At first blush, Takeshi Koike’s 2009 film Redline owes about as much to Hanna-Barbera’s Wacky Races cartoons as it does to over-the-top 1970s smash-em-ups like Death Race 2000. Despite a seemingly flat plot (“The most dangerous and exciting car race in the universe... anything is allowed!”), the visual style of the thing is undeniably exciting. But I mean, you’re not lining up for Redline to dig into the densely layered characters, right? Check out that trailer and tell me it doesn’t feel like a bonkers-ass Cowboy Bebop chase sequence stretched out to feature length. —CL
FRIDAY MARCH 3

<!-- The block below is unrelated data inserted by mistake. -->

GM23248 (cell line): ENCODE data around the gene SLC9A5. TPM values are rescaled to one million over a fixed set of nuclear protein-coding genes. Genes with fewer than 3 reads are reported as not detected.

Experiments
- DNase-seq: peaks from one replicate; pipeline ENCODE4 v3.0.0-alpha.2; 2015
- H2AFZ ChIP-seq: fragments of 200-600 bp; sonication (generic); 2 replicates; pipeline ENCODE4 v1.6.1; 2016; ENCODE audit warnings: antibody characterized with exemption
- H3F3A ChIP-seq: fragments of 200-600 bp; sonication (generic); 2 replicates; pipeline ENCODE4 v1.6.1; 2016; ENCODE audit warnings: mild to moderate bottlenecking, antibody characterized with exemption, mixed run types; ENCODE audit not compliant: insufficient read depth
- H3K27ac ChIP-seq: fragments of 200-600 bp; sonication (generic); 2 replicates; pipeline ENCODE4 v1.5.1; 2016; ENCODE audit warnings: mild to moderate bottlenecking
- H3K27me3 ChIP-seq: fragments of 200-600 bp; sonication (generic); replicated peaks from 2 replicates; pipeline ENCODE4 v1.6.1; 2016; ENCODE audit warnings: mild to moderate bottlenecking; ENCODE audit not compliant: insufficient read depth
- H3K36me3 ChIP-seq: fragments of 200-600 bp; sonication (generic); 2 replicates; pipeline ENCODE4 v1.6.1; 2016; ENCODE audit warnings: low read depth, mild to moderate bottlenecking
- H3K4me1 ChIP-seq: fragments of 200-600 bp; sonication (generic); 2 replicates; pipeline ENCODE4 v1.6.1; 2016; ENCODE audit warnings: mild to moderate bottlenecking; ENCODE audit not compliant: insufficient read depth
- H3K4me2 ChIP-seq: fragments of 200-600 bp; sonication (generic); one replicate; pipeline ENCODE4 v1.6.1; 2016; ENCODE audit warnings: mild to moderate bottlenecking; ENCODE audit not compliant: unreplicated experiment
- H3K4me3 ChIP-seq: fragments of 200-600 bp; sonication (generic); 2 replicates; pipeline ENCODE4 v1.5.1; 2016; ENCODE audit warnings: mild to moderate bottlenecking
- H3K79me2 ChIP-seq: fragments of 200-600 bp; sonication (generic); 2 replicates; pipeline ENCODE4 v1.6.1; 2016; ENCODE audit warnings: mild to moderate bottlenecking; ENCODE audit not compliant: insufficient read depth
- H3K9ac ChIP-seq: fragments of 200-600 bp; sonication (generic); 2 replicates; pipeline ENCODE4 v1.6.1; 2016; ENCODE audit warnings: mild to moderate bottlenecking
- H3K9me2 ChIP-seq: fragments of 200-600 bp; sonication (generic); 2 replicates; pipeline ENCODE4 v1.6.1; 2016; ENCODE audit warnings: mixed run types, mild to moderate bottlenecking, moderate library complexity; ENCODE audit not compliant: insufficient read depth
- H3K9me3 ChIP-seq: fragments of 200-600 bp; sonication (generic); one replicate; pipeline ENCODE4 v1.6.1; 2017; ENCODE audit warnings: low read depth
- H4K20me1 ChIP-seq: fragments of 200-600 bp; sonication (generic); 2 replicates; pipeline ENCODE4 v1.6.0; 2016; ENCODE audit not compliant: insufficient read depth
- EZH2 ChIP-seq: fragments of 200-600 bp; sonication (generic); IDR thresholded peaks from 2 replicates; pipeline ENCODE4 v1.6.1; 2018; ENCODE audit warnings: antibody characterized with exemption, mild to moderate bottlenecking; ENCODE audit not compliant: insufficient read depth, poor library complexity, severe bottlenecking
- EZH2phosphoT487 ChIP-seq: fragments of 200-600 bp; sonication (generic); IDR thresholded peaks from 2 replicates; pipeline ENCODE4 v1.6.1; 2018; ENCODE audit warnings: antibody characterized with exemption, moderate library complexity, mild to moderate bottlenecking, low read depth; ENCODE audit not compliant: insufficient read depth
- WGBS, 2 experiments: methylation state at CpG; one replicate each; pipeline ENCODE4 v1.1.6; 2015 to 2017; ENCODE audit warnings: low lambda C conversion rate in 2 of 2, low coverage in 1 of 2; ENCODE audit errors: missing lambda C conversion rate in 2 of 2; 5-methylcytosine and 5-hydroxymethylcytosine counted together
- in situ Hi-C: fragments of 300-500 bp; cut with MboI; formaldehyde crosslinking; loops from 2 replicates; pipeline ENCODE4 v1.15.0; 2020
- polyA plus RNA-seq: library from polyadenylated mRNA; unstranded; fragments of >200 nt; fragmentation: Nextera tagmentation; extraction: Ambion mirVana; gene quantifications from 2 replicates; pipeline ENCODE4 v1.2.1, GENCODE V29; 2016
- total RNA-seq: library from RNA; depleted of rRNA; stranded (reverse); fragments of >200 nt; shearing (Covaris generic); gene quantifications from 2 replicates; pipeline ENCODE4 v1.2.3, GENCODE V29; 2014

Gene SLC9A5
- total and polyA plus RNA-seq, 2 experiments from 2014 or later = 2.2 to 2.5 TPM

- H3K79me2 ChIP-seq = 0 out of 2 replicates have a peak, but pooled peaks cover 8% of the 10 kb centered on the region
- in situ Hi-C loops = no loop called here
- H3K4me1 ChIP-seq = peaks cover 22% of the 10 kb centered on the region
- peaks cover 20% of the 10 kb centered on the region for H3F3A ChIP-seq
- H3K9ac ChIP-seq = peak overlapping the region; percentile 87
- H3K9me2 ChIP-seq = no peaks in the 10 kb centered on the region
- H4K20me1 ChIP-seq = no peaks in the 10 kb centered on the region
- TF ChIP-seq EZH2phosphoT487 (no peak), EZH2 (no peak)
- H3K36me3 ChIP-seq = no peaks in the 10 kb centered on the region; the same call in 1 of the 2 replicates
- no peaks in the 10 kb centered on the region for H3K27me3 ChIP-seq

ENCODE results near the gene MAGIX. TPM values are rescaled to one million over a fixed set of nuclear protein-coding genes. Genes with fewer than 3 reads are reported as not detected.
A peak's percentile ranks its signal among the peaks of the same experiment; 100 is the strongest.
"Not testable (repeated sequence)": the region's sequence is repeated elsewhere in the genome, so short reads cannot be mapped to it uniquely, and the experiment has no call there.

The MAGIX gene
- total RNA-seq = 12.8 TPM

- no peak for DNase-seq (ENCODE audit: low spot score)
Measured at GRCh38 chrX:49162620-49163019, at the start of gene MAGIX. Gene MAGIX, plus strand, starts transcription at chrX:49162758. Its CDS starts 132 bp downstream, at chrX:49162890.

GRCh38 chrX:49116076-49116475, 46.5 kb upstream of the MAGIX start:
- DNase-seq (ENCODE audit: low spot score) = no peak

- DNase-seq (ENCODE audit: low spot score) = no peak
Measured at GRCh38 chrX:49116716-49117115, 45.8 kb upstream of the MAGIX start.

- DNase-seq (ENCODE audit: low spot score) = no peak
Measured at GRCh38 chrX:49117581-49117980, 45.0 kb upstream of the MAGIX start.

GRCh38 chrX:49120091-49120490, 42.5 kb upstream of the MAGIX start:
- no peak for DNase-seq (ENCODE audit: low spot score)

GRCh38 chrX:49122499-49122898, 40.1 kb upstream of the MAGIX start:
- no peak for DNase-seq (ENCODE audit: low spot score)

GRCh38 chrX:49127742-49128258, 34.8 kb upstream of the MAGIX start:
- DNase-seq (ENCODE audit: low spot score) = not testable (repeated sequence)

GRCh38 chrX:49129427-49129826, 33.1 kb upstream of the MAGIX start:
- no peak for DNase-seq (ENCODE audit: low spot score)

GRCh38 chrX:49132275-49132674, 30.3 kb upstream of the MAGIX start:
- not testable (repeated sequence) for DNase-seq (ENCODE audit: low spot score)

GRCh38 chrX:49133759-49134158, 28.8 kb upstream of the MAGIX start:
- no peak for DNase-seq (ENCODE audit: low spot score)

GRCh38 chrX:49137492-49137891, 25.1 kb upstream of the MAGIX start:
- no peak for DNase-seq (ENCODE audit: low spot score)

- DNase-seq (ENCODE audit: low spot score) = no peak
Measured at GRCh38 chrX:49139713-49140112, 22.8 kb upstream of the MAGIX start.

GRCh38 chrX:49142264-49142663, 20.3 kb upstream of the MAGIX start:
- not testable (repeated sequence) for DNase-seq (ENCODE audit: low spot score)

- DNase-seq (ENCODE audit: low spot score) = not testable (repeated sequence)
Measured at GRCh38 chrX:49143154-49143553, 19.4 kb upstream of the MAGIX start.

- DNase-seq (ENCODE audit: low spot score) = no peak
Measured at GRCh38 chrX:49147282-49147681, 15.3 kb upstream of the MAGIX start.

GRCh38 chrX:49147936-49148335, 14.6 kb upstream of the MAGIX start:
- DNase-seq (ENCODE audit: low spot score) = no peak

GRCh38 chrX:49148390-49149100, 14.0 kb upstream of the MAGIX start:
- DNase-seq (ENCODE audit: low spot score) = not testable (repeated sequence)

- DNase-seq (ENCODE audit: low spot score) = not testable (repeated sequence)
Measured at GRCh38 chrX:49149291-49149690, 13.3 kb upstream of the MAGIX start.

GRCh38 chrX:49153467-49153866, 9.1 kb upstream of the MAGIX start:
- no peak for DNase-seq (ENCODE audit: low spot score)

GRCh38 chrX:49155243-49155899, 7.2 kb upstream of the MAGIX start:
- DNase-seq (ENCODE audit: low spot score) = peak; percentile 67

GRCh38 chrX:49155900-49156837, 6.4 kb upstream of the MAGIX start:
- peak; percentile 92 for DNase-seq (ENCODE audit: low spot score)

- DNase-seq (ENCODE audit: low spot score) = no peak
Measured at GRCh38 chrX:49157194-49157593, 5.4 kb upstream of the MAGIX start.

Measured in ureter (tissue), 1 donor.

Chicago's Trio Mokili pulls from multiple disparate styles of African musics, fashioning them into explorative, jazz-influenced interpretations. Guitarist Nathaniel Braddock (also of Occidental Brothers Dance Band International) is dedicated to the cultivation of the individual musical characteristics present in Nigerian Afrobeat, Ethiopian jazz, and Malian desert blues (to name just a few), understanding and teaching the techniques of these musics, as well as folk styles from Europe and North America. Two jazz-rooted musicians––drummer Makaya McCraven and bassist Junius Paul––join Braddock in creating an adventurous, versatile blend of energetic improvisation and structured interpretations of roots musics. Trio Mokili’s versatility and adherence to the history and traditions of these styles is evident in their demos, recorded at Electrical Audio. The bright, fingerpicked guitar featured in “Nyarai” closely resembles mbira music of Zimbabwe. But a stark contrast is heard in “Yekatit”, which highlights a fuzzy, desert-rock color paired with a driving backbone from the drums and bass, while still opening up an improvisatory space of energetic exploration. ––EE